My dad was the person who kept our family together and we still are lost without him. We continue to do what he always said and did what he always did “be strong and live life with no fears, what is meant to be will happen.” I always wondered why he constantly said this to me and now I see..its because I needed these words in my life sooner than I thought.
My dad was diagnosed at the age of 60 when he noticed he had feeling of a “sinus infection” that would not go away. He then told us one day that he got pulled over by the police for driving on the wrong side of the road not realizing it. That was the day he finally realized something more was going on. Luckily the officer felt as though something was not right and followed him home with no ticket.
It was then that my parents went to the doctor and were told “you have a mass growing on right side of your brain.”
Since that day starting with surgery and diagnoisis of Glioblatoma, a Primary Grade 4 brain tumor, I did not leave my dads side. Every ride to Dana Farber for every appointment, every ER visit, every clinical trial, seizure, rehab, and finally home hospice where he was paralyzed for the last 3 months of his life supported by my mom and I.
I don’t want to remember my father as who he was the last few months because I know it was not him. I continue to live on the way I know he would want me to. He was a proud father, always cheering me on no matter what I decided to do and I miss that the most. I sometimes wonder looking back how I was able to stay so strong throughout this and it was because of him. My dad was not afraid and he took it day by day planning the next as if it just another day.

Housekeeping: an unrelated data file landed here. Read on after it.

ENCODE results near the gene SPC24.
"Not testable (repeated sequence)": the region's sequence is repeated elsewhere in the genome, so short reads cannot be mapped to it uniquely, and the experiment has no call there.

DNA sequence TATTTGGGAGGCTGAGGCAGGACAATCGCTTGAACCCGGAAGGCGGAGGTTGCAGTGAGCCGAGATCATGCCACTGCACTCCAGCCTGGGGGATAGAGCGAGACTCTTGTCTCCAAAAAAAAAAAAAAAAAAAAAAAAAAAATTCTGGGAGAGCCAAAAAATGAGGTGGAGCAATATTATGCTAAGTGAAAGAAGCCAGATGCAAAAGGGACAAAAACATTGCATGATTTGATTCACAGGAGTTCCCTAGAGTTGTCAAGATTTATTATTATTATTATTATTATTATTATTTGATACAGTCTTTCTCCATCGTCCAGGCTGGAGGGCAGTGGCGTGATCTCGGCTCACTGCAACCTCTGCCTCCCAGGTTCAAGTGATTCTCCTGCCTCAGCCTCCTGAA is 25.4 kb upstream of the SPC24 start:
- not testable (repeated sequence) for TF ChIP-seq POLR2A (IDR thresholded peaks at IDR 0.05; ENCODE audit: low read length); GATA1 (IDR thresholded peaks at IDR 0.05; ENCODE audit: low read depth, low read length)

What I learned about this journey is life will throw the most unexpected curve balls at you – even life and death situations – and it is up to us how we want to spend this time we are allotted. You must be your own advocate and ask as many questions as possible, do all the research you can, and most of all live in the moment.
I wish I could say my father was a survivor but its not the case. I also know my “papa” would not want to spend the rest of life at home in a hospital bed paralyzed not able to life the life he deserved. He is still with me and not a day goes by without him popping in my head reminding me of his silly jokes or if I know I am doing something my dad would not be in favor that picturing that stubborn look on his face saying, “stop wasting money you will see why later.”
My kids loved my dad. It hurts that they will not have a loving, caring, papa that really bent over backwards for my kids. My father was a humble man and never cared about what others thought – driving his 15 year old Camry until his last days – mainly because he enjoyed it.
We miss you my loving father…you will always be with us.